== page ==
Fat around the heart increases the risk of heart failure – healing practice

New risk factor for heart failure discovered

It has long been known that being very overweight increases the risk of heart failure. An American research team now suggests that the fatty deposits around the heart are primarily responsible for the increased risk.

Researchers from the Icahn School of Medicine at Mount Sinai (USA) showed that fat deposits around the heart are a risk factor for heart failure. A high proportion of so-called epicardial fat doubled the risk of heart failure in women, and in men the risk increased by 50 percent. The research results were recently published in the “Journal of the American College of Cardiology” presented.

Largest study to date on the subject

It is the largest study to date to show the link between epicardial fat and heart failure. Early intervention that could lead to better prevention of heart disease can possibly be derived from the findings.

Looked up more closely

“For nearly two decades we’ve known that being severely overweight, based on simple measurements of height and weight, can double the risk of heart failure, but now we’ve gone a step further by using imaging tests to show that excess Pericardial fat, perhaps due to its location near the heart muscle, further increases the risk of this potentially fatal disease – heart failure, “reports Senior Cardiologist Professor Satish Kenchaiah.

“This work gives us an important tool to classify patients into a higher and lower risk of heart failure, which can potentially lead to early intervention and prevention of heart failure in order to ultimately save people’s lives,” emphasizes the doctor .

Course of the study

The researchers examined the relationship between pericardial fat and the risk of heart failure using CT scans of the chest in around 7,000 participants between the ages of 45 and 84 years. The subjects were observed over a period of more than 17 years. At the start of the study, it was ensured that none of the participants had any signs of heart disease.

In the course of the 17-year study period, almost 400 of the participants developed heart failure. Especially those who had excess fat built up around the heart were at increased risk, even when the researchers considered all known risk factors for heart failure, including

Heart fat as an independent risk factor for heart failure

Taking all risk factors into account, it emerged that a high volume of epicardial fat increases the risk of developing a Heart failure doubled in women and increased by 50 percent in men. The researchers defined a high volume of heart fat when women had more than 70 cubic centimeters of fat and men had more than 120 cubic centimeters of fat around the heart.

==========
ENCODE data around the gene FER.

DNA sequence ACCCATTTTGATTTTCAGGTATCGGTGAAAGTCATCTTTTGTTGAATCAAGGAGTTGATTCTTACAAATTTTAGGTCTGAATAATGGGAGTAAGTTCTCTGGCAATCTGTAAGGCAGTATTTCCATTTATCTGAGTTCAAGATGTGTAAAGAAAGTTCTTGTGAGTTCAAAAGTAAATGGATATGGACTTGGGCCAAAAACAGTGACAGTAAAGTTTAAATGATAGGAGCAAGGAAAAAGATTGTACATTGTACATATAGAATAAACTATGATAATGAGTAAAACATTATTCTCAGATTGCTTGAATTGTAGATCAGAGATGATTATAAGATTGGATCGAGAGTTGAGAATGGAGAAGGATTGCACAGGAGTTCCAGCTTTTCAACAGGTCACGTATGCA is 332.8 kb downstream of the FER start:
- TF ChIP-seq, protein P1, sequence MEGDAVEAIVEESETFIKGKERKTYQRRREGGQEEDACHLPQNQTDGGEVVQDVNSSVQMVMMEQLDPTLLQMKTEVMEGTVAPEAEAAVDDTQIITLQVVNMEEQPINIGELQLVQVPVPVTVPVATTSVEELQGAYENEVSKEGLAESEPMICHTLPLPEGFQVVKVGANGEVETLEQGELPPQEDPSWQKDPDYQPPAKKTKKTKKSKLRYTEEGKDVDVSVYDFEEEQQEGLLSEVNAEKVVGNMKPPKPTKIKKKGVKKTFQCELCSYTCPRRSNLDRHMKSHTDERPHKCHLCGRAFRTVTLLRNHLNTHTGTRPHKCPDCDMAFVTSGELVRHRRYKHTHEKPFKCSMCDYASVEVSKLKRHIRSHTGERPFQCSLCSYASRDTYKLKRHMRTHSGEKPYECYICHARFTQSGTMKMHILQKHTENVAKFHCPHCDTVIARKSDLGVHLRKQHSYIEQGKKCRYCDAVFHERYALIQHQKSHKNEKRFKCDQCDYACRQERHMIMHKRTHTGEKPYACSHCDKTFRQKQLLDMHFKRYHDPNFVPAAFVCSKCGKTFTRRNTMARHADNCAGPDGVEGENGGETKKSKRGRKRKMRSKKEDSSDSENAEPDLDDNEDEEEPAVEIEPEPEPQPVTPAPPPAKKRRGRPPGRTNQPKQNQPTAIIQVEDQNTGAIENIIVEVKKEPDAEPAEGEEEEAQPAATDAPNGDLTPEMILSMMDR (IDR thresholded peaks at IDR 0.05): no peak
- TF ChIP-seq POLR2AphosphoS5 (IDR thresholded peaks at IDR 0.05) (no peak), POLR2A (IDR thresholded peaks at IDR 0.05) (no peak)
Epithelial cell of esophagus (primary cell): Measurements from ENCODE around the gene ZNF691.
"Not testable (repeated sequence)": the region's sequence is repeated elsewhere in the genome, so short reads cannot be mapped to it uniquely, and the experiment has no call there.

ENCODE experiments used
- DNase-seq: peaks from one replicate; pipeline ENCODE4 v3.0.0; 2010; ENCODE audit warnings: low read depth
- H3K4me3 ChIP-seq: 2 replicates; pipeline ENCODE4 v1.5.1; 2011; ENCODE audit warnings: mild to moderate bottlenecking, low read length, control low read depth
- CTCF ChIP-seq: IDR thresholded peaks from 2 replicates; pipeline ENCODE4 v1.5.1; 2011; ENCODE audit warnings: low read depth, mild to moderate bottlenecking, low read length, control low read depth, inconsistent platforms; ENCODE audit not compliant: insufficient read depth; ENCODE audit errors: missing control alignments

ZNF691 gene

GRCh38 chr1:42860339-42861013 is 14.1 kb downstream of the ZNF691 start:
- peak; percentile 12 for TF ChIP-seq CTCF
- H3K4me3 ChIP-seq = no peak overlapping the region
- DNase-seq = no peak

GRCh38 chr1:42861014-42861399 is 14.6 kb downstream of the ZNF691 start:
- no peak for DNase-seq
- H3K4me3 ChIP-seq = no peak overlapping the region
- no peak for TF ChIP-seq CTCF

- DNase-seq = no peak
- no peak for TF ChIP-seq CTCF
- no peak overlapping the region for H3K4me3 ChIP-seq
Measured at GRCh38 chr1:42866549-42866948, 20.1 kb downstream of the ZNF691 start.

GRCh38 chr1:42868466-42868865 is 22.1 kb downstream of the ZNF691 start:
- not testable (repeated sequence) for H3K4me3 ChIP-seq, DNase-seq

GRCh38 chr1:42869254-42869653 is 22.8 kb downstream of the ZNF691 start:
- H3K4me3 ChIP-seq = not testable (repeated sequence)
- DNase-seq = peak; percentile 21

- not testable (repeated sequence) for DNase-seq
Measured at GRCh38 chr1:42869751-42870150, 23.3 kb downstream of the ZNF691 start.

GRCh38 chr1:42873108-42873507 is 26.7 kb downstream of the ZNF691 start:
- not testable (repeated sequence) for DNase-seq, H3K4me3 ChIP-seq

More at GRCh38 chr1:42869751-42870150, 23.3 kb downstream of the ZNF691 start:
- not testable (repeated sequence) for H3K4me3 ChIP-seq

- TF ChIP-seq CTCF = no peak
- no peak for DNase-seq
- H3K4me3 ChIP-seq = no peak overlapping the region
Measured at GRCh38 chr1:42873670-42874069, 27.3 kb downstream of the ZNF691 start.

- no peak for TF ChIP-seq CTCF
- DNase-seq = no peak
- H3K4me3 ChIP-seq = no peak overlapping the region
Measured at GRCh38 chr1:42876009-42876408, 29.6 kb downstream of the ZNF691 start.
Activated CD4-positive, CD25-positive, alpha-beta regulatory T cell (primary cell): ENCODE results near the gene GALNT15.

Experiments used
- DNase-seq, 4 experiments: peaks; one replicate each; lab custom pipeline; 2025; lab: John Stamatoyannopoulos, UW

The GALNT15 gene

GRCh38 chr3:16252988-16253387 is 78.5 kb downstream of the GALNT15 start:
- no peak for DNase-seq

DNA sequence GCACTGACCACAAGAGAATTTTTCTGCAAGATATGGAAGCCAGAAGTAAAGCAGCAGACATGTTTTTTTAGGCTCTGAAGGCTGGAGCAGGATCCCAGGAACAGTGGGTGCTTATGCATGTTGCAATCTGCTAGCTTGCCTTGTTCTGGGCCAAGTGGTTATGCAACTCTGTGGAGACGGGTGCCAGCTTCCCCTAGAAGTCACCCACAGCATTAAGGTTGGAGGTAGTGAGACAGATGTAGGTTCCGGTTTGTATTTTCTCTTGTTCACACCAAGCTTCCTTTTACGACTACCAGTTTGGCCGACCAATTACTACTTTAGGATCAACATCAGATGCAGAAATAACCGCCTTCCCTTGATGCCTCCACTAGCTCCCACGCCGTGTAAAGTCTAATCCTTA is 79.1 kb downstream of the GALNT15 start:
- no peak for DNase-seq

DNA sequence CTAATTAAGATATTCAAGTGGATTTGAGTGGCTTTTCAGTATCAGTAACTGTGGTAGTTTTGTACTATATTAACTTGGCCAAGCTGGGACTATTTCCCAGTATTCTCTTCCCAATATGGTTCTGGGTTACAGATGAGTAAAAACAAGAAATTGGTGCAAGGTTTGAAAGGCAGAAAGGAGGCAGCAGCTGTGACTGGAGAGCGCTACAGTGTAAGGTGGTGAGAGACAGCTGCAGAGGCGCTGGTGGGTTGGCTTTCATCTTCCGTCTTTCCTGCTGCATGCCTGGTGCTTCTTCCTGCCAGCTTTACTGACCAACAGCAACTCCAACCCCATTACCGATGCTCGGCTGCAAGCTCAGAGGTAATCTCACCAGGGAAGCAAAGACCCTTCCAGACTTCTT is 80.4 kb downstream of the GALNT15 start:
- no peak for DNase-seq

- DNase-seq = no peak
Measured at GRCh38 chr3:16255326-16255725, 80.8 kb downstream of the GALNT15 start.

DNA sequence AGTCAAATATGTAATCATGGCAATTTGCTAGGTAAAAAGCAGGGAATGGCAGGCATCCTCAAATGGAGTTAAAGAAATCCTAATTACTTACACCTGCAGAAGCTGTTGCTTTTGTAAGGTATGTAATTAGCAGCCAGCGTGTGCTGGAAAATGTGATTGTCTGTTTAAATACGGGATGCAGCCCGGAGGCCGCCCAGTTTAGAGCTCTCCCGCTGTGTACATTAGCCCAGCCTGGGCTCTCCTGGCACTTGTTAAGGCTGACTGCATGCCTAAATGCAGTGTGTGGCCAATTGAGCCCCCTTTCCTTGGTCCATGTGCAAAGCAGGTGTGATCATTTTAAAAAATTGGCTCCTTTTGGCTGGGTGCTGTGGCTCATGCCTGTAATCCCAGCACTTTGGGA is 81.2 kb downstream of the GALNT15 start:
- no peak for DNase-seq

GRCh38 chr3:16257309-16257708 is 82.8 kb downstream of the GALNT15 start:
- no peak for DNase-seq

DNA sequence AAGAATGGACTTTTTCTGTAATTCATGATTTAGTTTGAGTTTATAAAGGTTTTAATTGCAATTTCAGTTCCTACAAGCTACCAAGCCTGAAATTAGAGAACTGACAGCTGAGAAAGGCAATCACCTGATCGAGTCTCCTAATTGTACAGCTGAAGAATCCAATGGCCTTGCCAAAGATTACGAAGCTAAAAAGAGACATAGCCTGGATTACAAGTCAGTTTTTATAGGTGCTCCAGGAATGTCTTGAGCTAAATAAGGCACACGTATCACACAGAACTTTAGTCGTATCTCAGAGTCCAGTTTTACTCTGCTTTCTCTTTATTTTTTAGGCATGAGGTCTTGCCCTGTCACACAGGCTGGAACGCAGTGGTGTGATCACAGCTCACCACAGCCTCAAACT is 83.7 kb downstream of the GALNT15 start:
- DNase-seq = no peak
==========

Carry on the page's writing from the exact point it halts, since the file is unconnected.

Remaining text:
Heart fat correlates only weakly with the body mass index

In addition, the researchers found that the body mass index (BMI) can only give a weak to moderate indication of the presence of excessive pericardial fat. Excessive accumulation of fat around the heart did not only occur in obese participants, but also in slim and overweight test persons.

“Our research provides strong evidence that excess pericardial fat significantly increases the risk of heart failure,” said Dr. Kenchaiah. Further studies are needed to confirm the results. In the opinion of the working group, future research should also address the issue of whether interventions such as healthy eating or exercise can reduce or avoid fat deposits around the heart. (vb)

Author and source information

This text complies with the requirements of specialist medical literature, medical guidelines and current studies and has been checked by medical professionals.

Author:

Diploma-Editor (FH) Volker Blasek

Swell:

  • Icahn School of Medicine at Mount Sinai: Fat Around the Heart Linked to Increased Risk of Heart Failure (veröffentlicht: 24.05.2021), mountsinai.org
  • Satish Kenchaiah, Jingzhong Ding, J. Jeffrey Carr, et al.: Pericardial Fat and the Risk of Heart Failure; in: Journal of the American College of Cardiology, 2021, jacc.org

Important NOTE:
This article is for general guidance only and is not intended to be used for self-diagnosis or self-treatment. He can not substitute a visit at the doctor.

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